Applicant for interdict held to have no bona fide claim to proprietorship of mark
In Etraction (Pty) Limited v Tyrecor (Pty) Limited (Case No 16926/2011 and 16926A/2011), the applicant, Etraction (Pty) Limited, had approached the Western Cape High Court for an order preventing the respondent, Tyrecor (Pty) Limited, from infringing its registered trademark INFINITY. The applicant had applied to register its trademark in 2008. In response to the infringement application, the respondent counterclaimed for the partial cancellation of the applicant’s registered trademark.
The respondent’s defence to the allegation of infringement was based on Section 36 of the Trademarks Act 1993, which provides that the act will not prevent any party from using a mark if that person has made continuous, good faith, use of the mark prior to the date of first use and registration of a registered trademark.
The evidence supported the allegation that the respondent (and its predecessors in title) had been using the mark INFINITY in South Africa continuously since, at least, 2006. The respondent’s right to use this mark derived from a tacit agreement with the supplier from whom it imported the products concerned.
The court, relying on earlier case law (see, eg, Protective Mining & Industrial Equipment Systems (Pty) Ltd 8 (formerly Hampo Systems (Pty) Ltd) v Audiolens (Cape) (Pty) Ltd (1987 (2) SA 961 (AD))), held that where a proprietor applies a trademark to its goods and places them on the market, it agrees, unconditionally, to the resale (in the form supplied) of those goods under the mark.
The court noted that a failure to rely on passing-off remedies is indicative that the applicant did not have common law rights to the mark INFINITY.
Prior to coming to a conclusion on whether the respondent had a valid defence, the court was required to determine whether the common law rights of the respondent predecessors in title (Falck Trading (Pty) Limited) had been validly transferred to the respondent. The court held that the absence of a written agreement transferring the rights from Falck Trading, and the failure to comply with certain requirement of the Companies Act 2008, did not invalidate the transfer of rights.
Therefore, the court concluded that the respondent had common law rights which predated the use and registration of the applicant’s rights and, accordingly, the respondent had a defence to the claim of trademark infringement.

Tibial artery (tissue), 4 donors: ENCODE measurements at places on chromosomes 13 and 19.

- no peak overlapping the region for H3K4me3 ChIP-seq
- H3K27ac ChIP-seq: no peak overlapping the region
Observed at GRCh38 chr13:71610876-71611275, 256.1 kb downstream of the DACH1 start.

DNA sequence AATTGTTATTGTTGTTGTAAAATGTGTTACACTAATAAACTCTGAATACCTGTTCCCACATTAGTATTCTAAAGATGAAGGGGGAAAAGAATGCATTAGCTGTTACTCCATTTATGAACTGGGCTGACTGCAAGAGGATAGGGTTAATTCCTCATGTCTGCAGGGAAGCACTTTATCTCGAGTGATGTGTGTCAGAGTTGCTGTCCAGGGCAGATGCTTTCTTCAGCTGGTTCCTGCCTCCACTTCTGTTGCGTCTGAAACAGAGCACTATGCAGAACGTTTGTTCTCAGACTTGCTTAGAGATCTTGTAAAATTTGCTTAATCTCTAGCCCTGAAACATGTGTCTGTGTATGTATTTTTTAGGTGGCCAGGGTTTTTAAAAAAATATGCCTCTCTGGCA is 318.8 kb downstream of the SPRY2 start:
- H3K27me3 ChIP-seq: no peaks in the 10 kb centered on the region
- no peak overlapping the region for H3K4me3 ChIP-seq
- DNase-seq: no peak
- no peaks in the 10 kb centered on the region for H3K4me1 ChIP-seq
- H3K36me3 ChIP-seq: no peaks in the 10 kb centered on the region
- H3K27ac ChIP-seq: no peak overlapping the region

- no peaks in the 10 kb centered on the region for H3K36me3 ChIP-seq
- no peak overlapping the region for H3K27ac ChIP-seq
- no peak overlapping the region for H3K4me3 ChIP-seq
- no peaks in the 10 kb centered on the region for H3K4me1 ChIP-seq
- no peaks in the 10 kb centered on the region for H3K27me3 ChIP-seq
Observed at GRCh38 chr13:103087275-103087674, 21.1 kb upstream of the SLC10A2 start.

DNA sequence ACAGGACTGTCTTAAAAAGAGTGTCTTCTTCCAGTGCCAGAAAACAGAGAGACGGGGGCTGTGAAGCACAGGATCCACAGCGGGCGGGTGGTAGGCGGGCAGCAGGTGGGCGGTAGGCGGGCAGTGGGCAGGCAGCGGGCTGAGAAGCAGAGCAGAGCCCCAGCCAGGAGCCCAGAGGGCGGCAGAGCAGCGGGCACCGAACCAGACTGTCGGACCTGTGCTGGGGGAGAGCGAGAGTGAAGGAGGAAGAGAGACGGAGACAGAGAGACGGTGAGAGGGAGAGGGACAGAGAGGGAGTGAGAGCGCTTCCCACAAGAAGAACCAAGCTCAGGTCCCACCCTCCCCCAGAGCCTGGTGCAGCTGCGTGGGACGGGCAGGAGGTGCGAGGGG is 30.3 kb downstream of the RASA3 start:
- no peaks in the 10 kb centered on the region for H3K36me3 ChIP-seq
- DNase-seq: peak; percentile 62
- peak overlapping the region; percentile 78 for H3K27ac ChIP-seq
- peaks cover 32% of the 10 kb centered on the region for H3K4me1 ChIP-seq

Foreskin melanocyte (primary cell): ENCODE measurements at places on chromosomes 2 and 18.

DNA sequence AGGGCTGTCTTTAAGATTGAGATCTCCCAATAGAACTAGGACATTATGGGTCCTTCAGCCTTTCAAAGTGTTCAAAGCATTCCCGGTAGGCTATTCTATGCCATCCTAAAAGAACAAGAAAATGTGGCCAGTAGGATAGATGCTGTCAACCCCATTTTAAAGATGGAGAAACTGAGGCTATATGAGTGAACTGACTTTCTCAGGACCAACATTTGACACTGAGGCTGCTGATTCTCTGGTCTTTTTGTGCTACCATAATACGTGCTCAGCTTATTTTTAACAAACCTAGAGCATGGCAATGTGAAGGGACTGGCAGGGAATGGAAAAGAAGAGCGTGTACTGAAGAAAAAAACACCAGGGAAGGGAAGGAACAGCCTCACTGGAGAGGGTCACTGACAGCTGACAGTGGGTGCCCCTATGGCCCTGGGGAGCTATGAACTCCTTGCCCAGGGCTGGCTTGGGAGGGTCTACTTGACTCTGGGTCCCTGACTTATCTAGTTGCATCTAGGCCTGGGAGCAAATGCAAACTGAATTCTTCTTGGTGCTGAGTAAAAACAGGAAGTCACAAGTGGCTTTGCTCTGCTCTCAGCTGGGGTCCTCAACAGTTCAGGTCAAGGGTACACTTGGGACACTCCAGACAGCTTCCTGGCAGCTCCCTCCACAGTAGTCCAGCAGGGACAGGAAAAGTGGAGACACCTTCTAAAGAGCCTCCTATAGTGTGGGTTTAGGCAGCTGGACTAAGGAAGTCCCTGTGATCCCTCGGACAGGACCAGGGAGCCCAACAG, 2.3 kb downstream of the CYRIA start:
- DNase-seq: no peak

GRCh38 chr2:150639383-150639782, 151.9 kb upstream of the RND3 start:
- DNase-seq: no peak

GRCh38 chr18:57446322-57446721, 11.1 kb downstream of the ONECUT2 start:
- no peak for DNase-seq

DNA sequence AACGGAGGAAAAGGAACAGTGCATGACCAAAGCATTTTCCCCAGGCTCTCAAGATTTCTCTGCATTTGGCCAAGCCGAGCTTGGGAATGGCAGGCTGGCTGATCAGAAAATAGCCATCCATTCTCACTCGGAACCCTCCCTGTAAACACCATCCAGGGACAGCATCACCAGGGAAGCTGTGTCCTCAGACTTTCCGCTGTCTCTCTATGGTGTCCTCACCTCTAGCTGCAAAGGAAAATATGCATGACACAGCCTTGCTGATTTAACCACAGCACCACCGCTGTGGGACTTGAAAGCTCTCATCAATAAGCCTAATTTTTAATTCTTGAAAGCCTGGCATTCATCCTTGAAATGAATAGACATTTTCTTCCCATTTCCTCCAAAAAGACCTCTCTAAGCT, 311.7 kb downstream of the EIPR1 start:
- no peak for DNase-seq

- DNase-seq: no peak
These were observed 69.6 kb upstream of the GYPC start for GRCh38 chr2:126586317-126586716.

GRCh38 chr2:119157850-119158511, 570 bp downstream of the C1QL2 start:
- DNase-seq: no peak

The court then turned to consider the claim for partial cancellation of the applicant’s registered trademark.
The respondent based in claim for partial cancellation on the fact that the applicant was aware of the respondent’s use of the INFINITY mark in respect of tyres prior to filing its application. The respondent argued that, therefore, the applicant did not have a bona fide claim to proprietorship of the INFINITY trademark and no bona fide intention to use the mark.
This claim is founded on the basis of three interrelated provisions of the Trademarks Act. Section 10(3) prohibits the registration of a mark to which the applicant for registration does not have a bona fide claim to proprietorship. Section 10(7) prohibits the registration of any trademark where the application for registration is mala fide. Section 27(1)(a) allows a mark to be cancelled if proprietor did not have a bona fide intention to use the mark at the time of registration.
The court noted that there is, in general, no bar to the adoption of a foreign mark, where that mark has no reputation in South Africa, provided that this adoption is not accompanied by some factor (such as dishonesty or sharp practice) which undermines the title to the proprietorship of the mark.
The court noted two factors which undermined the applicant’s claim to proprietorship of the mark INFINITY. First, at the time the applicant adopted the mark, it was already in use by the person from whom it acquired the INFINITY-branded products it sold. It also noted that the applicant and respondent had attempted to come to a business arrangement in terms of which the applicant would supply INFINITY-branded tyres to the respondent. Two weeks after these negotiations failed, in 2008, the applicant applied to register INFINITY. It then waited until 2011 to institute proceedings against the respondent.
The court held that these actions, in conjunction with its use of the mark from 1995 until 2008 before applying to register the mark, amount to sharp practice and removed its claim to bona fide proprietorship.
The court also noted that an absence of an intention to use the mark in relation to one’s own goods, prevent a bona fide claim to proprietorship.
Accordingly, the court concluded that the applicant did not have a bona fide claim to proprietorship of the INFINITY mark and granted the claim for partial cancellation.
Ian Learmonth, Adams & Adams, Johannesburg
Copyright © Law Business ResearchCompany Number: 03281866 VAT: GB 160 7529 10